One of the issues that I get frequent questions about relates to gathering supplies after rule of law has collapsed and how that is done. There is no easy answer, but we can look to history and common law to guide us.
First, I want to point out that your first responsibility is to PREPARE by learning to produce food, not rely on foraging or gathering abandoned things. But, we have to be honest with ourselves and admit that at some point, we might run out of food or other supplies and may need to gather. Another point is that if something is truly abandoned, it never hurts to gather more if you happen across it.
Under common law, property is considered abandoned if it is left unattended by the owner with no apparent attempt to reclaim it. Now, in our current environment, that’s a bit of a gray area. For example, police generally tag a vehicle on the side of the road, and if it’s not removed within 24 hours, it’s considered abandoned. In a WROL environment, there will be abandoned cars and property everywhere, and the case could be made that in that situation, the owner would have to know that anything left in it would be considered abandoned and therefore subject to being taken for others to use.
For our purposes, we also need to look to the practices of Louisiana police departments in the aftermath of Hurricane Katrina. The area was in a true WROL environment, with looting and burglary rampant. There are documented cases of police chiefs telling their officers that if a business had already been broken into or looted, and the owner had not secured it, that they could enter and take what was needed for community use, OR THE OFFICER’S FAMILY USE. Let that be your guide.
Interestingly, that is the same position I outlined in TW-03 Defensive Operations, in relation to gathering fire extinguishers, axes, ladders, and first aid supplies. The use of abandoned property for community defense is firmly established throughout history.
Interestingly, the National Guard, post-Katrina, forced their way into a Church and used it as an operating base, when they couldn’t reach the Pastor to get permission. This violates the 3rd Amendment, but they said the magic word “emergency”, right? They confiscated guns, too, because “emergency”.
Let me say this again: We are NOT actively seeking out these situations or creating them. We would only do this if the situation arose on it’s own. Your first responsibility is to prepare for yourself and your family,
Anyone who does not provide for their relatives, and especially for their own household, has denied the faith and is worse than an unbeliever.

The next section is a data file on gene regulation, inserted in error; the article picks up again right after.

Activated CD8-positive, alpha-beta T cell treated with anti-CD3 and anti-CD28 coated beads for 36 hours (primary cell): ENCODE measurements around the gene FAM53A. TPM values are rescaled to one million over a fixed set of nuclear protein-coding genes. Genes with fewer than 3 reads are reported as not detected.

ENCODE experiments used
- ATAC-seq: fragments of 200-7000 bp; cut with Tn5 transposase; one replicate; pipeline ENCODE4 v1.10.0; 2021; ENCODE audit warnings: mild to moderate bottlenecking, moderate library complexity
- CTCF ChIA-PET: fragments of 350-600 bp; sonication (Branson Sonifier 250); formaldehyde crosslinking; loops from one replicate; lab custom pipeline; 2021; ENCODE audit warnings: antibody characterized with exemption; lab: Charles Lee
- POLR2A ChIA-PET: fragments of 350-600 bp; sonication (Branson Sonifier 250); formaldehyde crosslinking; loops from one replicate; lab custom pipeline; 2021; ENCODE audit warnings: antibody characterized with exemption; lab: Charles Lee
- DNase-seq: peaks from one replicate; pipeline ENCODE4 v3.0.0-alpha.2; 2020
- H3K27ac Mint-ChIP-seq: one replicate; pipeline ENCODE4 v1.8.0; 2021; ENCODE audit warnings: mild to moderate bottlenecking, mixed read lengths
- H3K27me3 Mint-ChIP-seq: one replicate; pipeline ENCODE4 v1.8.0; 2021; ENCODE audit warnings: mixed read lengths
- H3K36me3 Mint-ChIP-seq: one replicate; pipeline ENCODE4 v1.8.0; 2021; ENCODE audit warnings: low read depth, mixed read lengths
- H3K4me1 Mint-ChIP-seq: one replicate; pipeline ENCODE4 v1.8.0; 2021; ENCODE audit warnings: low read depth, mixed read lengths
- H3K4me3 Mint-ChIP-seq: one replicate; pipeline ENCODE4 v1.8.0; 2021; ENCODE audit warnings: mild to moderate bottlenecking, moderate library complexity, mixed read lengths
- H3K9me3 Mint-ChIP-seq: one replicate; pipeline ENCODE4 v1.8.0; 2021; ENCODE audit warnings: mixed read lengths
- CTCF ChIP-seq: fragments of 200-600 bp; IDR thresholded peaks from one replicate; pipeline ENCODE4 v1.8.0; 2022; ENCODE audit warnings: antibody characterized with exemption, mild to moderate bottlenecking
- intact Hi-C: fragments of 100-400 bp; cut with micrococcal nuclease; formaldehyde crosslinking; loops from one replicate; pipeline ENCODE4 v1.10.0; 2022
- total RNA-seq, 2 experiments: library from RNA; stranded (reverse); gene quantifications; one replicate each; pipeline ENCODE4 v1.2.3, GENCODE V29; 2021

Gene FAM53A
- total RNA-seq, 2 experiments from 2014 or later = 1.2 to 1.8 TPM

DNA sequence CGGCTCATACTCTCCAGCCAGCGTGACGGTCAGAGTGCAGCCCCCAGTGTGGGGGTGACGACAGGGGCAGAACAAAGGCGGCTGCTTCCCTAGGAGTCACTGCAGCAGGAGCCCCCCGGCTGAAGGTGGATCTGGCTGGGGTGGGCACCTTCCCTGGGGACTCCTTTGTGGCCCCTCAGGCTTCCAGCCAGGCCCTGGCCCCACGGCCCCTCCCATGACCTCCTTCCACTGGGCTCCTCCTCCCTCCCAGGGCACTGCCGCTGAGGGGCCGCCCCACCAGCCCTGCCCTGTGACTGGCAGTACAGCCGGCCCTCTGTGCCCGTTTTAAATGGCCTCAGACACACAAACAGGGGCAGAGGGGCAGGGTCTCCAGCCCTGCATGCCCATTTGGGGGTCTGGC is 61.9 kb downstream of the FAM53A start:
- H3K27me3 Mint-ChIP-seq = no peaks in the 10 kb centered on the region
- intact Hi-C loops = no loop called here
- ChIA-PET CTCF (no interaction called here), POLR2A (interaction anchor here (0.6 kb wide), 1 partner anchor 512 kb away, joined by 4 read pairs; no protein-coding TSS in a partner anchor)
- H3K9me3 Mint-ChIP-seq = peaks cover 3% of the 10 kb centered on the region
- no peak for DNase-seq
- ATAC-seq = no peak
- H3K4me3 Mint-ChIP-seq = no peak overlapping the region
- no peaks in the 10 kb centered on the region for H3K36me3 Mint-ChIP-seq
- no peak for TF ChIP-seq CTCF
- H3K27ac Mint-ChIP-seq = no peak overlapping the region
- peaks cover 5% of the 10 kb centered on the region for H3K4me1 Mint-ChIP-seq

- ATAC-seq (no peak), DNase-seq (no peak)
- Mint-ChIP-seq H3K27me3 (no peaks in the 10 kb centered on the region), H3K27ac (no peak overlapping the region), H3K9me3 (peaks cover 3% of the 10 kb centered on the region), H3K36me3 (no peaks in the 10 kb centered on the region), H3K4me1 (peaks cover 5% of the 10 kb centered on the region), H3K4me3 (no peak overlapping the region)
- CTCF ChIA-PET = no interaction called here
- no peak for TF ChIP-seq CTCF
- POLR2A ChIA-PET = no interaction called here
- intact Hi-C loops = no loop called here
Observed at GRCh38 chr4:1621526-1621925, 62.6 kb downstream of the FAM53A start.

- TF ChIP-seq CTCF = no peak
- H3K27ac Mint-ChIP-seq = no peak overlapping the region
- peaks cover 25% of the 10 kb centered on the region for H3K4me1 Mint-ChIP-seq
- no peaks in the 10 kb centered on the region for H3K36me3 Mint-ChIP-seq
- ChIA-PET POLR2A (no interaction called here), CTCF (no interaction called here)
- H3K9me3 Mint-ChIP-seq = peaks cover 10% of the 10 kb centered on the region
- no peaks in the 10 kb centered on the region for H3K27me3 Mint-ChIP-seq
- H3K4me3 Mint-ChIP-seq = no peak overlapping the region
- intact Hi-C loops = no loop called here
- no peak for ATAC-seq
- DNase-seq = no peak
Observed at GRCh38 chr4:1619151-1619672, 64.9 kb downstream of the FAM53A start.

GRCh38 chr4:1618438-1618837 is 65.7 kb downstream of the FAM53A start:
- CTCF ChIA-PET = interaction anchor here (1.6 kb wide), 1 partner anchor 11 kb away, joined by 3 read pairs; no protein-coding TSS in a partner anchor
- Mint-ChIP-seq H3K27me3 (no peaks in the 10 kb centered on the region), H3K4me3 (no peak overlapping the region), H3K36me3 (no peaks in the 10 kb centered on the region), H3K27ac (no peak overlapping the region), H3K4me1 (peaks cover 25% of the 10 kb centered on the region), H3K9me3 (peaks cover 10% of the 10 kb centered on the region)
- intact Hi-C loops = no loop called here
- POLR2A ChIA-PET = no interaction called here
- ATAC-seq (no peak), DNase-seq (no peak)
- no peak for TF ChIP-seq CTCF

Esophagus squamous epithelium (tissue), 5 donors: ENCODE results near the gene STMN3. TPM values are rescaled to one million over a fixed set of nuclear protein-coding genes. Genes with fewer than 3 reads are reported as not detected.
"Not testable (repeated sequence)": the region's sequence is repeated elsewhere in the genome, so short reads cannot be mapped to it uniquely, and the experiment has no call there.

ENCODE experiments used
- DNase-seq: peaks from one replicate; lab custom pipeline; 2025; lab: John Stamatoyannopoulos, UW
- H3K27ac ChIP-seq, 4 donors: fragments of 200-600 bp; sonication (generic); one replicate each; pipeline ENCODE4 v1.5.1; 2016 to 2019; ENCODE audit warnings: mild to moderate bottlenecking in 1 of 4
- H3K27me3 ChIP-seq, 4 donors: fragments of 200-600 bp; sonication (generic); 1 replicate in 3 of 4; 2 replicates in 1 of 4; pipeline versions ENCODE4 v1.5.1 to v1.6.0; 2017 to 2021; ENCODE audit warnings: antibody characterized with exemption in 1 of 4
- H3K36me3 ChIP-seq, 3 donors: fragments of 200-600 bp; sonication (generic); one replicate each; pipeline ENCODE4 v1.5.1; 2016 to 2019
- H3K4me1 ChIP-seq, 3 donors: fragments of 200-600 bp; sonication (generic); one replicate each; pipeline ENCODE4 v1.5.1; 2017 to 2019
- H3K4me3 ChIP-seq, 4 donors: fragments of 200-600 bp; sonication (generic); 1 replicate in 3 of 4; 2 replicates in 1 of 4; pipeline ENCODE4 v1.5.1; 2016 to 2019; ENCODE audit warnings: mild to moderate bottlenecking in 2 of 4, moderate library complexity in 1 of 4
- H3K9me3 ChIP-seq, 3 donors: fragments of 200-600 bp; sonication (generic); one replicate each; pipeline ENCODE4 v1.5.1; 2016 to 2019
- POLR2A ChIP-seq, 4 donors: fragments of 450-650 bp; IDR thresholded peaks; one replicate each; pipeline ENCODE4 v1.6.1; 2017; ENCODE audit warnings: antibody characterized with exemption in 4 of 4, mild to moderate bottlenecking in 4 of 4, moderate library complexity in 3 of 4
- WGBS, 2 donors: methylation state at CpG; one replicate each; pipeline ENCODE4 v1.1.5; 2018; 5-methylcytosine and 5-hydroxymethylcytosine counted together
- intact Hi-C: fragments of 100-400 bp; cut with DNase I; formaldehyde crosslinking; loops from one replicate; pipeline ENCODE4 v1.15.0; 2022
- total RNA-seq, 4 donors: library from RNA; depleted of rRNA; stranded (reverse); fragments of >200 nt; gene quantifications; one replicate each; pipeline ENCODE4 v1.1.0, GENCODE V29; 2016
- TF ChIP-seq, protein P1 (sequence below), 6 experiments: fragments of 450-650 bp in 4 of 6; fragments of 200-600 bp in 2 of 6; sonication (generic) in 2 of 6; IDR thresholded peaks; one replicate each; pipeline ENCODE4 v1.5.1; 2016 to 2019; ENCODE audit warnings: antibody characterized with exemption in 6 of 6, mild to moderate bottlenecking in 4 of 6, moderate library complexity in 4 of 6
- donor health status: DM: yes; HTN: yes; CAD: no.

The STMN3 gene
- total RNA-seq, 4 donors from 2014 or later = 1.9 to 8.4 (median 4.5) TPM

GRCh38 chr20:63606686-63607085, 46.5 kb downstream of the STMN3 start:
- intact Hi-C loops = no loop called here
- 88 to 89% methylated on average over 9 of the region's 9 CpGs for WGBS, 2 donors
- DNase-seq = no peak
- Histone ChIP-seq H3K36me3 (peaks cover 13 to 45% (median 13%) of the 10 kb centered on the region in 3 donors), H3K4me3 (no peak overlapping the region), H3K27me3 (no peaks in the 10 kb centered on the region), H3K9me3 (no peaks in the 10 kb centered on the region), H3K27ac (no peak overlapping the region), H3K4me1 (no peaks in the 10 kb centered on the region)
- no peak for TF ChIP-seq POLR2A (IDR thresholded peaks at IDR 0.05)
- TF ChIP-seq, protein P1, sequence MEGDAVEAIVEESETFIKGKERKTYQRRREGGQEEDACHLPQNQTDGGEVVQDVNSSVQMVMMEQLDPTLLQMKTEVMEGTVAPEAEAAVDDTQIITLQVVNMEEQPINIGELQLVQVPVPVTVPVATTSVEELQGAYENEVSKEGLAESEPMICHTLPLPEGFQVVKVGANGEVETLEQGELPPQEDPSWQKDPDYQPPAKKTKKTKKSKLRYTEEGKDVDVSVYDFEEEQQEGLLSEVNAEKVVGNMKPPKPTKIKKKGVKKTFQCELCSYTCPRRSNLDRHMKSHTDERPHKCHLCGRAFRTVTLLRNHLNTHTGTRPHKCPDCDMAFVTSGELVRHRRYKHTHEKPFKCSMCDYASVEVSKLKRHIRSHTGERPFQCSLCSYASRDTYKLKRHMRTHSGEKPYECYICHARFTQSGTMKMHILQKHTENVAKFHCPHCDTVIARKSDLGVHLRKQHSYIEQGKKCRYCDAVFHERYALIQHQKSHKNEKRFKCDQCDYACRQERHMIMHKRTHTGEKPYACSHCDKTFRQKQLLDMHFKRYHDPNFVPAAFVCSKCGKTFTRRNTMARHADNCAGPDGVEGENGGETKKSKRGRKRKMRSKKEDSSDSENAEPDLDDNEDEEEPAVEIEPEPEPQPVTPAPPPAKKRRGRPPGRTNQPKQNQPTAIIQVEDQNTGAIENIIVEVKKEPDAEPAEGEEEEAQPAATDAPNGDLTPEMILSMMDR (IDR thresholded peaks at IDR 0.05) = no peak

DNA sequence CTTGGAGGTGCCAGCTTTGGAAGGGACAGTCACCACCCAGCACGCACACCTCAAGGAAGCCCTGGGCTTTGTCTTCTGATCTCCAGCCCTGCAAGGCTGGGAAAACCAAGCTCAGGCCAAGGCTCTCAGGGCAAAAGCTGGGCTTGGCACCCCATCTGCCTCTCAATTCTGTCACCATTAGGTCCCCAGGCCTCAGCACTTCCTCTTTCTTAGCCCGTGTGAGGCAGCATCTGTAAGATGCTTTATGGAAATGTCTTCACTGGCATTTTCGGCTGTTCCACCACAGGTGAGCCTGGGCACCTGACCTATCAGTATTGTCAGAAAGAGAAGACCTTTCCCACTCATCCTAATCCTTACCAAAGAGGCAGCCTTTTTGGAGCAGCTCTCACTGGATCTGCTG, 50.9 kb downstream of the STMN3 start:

1 Timothy 5:8
There it is…right from the ultimate tactical handbook.
Some people might consider picking up abandoned property as stealing. If I did not create the situation, I am not stealing. Even if our group engaged a group of robbers and then found other food and supplies that the robbers had taken from others, it is not stealing. The bad guys stole it. From a Biblical perspective, there are verses in Leviticus and Deuteronomy that say that it is right for a “sojourner or needy person” (that’s YOU, post-WROL) to take produce and food from alongside the road, even if it’s a farmer’s crop. Farmers are specifically told to leave that area for those traveling the road. Let that guide you if you find abandoned supplies.
Additionally, leaving food and supplies that have been abandoned but still good is wasteful, and in a WROL situation, waste kills. If you don’t want to use it yourself, take it and keep it as charity supplies, to give out to others.
My final note on abandoned property: Make it your group SOP to never leave operable weapons or ammunition any time you find them. You don’t know who else will pick them up and what they will do with them. As I point out in TW-03, you may need to arm your neighbors to help you defend or you could use them for barter.
Foraging refers to having the ability to find food. Most often, we are referring to developing the skills and knowledge to identify and collect edible food sources like roots, berries, plants, and mushrooms.
Get out and learn what edible wild foods exist in your area. While you are used to getting all your food in neat little packages from the store, man survived for tens of thousands of years gathering what grew wild. Even agriculture and harvested crops is a relatively new concept when you consider the entire history of Man.
Books, like the SAS Survival Guide or Survival Mindset, are great resources for this.
One of the problems with this becomes our ability to carry things. If we’re following my guidance from TW-01, the Baseline Training Manual, we’re wearing our belt kit, and carrying our Patrol/EDC bag, so where would I put anything we found while patrolling? Collapsible duffel bags are a great option for this. They take up very little space.
I recently found another option, the SOG Mission Medium Duffel. It’s a collapsible duffel bag that fits inside it’s own MOLLE pouch. This actually gives you two bags that you can fill with anything you’ve found, the duffel and the pouch. This bag being MOLLE Compatible allows you to attach it to your Patrol/EDC bag or Full Ruck for carrying without it removing key gear.
In current world operations, I have Gray Man Tactical MOLLE panels in my car, and I keep the Mission Bag mounted there. That’s certainly also an option for post-WROL vehicle operations.
I hope this article spurs some thinking for you on gathering abandoned items or foraging and how your team can prepare for it.
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